- Little House in the Big Woods, Laura Ingalls Wilder (1870s; the ultimate account of frontier life. Every adult should read this again.)
- Gone with the Wind, Margaret Mitchell (1861–1877. A tough selection over more African American-centric perspectives, but for impact to movie making, our collective understanding of the outsider leading man, and simply the sheer pleasure of reading a great story, it gets my vote.)
- The Age of Innocence, Edith Wharton (1870s. Hilarious and biting, America’s answer to Jane Austen. A fascinating counterpoint to books #6 and #7 as an exploration in differences in experience in a highly fragmented society.)
- To Kill a Mockingbird, Harper Lee (1936. There’s little this book doesn’t cover — civil rights, sexuality, mental illness, broken families, the Depression, the South, standing up for the right thing — with some of the most memorable characters in literature. Guaranteed to make you cry.)
- The Amazing Adventures of Kavalier and Clay, Michael Chabon (1939–1950ish. Perhaps an odd choice, but it weirdly checked all my boxes and is a wonderful read. Hollywood, comics, WWII, Jewish experience during WWII, emergence of gay rights.)
- Lolita, Vladimir Nabokov (1947–1952. Not to everyone’s taste, but as American as it gets. On the Road was a close second choice, but it’s frankly not that fun to read if you’re over 25 and Lolita features both a foreign author (the only one on the list) and is overtly, explicitly about America and everything that is starting to crumble as we march towards the civil rights movement and the dawn of hippy culture.)
- The Right Stuff, Tom Wolfe (1947–1963. After Lolita — jump to optimism with a healthy dose of cold war drama. The dawn of the space age, a time of self-invention and can-do attitude that continues to permeate our culture to this day.)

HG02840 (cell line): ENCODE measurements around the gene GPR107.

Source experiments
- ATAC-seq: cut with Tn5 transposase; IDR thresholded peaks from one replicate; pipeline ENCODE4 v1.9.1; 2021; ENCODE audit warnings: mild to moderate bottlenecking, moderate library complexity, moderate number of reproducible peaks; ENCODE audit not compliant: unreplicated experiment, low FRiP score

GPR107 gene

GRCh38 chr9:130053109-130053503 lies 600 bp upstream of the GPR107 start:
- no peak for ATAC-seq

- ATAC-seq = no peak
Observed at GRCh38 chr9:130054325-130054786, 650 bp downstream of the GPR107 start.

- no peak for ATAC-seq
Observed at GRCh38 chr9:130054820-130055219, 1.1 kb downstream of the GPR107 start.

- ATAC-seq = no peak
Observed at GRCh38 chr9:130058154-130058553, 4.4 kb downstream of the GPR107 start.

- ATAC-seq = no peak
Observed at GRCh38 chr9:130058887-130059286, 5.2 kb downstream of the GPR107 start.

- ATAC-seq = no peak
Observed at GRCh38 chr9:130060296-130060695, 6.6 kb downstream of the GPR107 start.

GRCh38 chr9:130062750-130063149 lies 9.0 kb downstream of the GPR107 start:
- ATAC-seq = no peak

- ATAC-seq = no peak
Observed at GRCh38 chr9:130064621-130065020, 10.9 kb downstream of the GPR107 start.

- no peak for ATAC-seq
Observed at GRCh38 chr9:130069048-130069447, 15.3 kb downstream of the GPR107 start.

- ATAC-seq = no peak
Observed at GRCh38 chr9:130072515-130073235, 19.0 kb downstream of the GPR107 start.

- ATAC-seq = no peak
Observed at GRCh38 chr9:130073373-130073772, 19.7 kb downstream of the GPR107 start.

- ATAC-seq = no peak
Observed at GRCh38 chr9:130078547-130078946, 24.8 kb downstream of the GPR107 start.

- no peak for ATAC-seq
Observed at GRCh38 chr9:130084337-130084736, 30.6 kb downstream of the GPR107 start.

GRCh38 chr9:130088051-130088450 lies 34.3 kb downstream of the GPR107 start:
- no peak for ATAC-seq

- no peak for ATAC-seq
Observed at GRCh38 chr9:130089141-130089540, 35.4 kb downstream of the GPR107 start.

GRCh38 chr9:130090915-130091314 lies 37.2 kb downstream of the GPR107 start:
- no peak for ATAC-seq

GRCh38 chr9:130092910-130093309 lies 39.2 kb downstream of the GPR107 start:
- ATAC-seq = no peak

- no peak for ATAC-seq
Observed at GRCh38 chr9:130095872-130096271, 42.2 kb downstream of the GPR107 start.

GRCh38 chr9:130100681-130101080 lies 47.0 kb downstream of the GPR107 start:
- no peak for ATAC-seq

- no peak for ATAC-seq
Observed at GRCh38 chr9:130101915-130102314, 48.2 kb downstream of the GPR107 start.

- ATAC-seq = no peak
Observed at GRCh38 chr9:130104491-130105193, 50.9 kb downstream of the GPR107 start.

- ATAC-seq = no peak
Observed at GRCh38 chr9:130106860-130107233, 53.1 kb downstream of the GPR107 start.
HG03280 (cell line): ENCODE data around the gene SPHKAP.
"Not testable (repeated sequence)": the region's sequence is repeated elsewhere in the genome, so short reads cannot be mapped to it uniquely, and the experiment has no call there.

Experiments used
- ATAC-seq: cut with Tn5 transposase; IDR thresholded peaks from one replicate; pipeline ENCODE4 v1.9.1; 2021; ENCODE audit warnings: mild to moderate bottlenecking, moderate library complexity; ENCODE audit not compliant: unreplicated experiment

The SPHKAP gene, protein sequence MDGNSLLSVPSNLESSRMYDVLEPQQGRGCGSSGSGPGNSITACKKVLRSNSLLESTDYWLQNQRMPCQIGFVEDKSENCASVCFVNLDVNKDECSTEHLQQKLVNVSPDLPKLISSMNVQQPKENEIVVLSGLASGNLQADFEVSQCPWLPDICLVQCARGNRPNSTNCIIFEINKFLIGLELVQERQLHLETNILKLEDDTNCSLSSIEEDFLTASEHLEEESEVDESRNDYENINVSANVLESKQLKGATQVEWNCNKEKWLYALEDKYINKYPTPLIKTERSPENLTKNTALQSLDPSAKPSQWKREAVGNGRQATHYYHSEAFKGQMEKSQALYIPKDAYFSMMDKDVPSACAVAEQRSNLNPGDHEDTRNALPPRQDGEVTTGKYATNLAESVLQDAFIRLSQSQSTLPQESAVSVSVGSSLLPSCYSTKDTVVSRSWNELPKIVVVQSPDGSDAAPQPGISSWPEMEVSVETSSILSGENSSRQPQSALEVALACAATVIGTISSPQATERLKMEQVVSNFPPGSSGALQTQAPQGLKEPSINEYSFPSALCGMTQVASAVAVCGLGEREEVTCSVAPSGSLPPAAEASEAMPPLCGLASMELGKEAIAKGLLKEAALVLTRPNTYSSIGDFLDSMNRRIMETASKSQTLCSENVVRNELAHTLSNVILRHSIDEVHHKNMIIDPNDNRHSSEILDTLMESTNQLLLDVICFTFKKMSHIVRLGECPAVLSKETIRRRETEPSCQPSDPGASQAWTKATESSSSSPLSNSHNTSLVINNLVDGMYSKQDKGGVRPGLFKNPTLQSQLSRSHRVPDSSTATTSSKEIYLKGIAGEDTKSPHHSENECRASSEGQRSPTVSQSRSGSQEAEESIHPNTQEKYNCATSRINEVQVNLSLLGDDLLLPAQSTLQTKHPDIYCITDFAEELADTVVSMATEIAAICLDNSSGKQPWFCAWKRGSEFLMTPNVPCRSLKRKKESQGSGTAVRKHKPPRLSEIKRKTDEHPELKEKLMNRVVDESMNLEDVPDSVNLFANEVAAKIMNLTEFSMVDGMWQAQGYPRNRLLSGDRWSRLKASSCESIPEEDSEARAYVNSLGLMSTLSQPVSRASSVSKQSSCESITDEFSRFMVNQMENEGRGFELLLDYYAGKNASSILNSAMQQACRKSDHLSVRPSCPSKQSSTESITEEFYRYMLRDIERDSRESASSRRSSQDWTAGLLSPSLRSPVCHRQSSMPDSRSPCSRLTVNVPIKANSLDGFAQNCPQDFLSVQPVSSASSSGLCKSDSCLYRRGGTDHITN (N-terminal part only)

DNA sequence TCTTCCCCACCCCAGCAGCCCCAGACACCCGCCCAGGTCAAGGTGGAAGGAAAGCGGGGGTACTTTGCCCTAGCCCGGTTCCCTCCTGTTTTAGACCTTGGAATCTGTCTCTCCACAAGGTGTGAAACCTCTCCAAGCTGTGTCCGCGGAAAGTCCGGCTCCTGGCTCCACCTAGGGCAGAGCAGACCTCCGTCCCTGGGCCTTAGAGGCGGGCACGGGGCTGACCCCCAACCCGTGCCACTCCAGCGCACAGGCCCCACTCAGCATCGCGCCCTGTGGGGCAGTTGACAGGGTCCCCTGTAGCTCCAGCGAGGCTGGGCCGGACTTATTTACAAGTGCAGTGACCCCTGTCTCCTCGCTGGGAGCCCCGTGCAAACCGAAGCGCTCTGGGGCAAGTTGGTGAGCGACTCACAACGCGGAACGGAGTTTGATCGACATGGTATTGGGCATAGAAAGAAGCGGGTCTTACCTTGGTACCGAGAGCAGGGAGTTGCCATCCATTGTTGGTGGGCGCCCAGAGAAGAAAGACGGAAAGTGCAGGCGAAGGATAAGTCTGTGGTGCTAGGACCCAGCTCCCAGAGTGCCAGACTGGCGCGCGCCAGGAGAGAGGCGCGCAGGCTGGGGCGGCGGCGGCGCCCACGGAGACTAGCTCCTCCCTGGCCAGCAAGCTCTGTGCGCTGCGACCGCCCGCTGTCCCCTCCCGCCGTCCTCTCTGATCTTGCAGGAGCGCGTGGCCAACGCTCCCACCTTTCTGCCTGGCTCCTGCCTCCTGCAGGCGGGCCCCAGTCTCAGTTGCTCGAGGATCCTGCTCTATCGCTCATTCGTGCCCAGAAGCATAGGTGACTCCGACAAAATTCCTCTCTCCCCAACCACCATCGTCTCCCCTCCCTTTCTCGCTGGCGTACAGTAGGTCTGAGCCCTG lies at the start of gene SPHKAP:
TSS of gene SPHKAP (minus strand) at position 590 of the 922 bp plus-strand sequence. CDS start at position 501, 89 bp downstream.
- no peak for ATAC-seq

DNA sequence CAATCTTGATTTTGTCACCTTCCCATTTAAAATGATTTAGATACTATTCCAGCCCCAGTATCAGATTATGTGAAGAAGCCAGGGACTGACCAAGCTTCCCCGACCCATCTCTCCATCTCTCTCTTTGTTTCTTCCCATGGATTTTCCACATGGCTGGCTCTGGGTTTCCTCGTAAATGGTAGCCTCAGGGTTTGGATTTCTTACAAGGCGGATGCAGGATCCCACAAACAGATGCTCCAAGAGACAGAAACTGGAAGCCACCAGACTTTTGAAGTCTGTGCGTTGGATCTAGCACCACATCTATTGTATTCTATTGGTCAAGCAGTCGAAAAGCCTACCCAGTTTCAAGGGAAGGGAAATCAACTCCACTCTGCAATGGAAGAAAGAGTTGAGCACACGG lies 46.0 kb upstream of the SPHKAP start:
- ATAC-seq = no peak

- The Stand, Stephen King (1990. Really, The Stand? Yes. The ultimate atomic age end-of-the-world novel, with a broad swath of American geography and really interesting hints at the emerging fractures of “high tech” professions. Scary and reassuring at the same time.)
Interestingly, this list is close to a 50/50 split of male and female authors — not a conscious choice, but a pleasing one. It’s perhaps no surprise that many of these books endure as as pop culture icons as well as literary masterpieces — in several cases, both — and have inspired countless film versions. I drew the line at 1990 and look forward to seeing the books that emerge as most reflective of the current era.
Curious about the cuts? The list is long, but a few highly contested options included Cormac McCarthy’s Blood Meridian, Larry McMurtry’s Lonesome Dove, Herman Melville’s Moby Dick, Toni Morrison’s Beloved, Kate Chopin’s The Awakening, Caleb Carr’s The Alienist, Edna Ferber’s So Big, Mark Helprin’s Winter’s Tale, Betty Smith’s A Tree Grows in Brooklyn, John Steinbeck’s The Grapes of Wrath, Herman Work’s The Winds of War, John Updike’s Rabbit Angstrom series, Richard Wright’s The Invisible Man, and Jay McInerney’s Bright Lights, Big City.
Happy reading! I’d love to hear your selections, and for our recently arrived, welcome to America!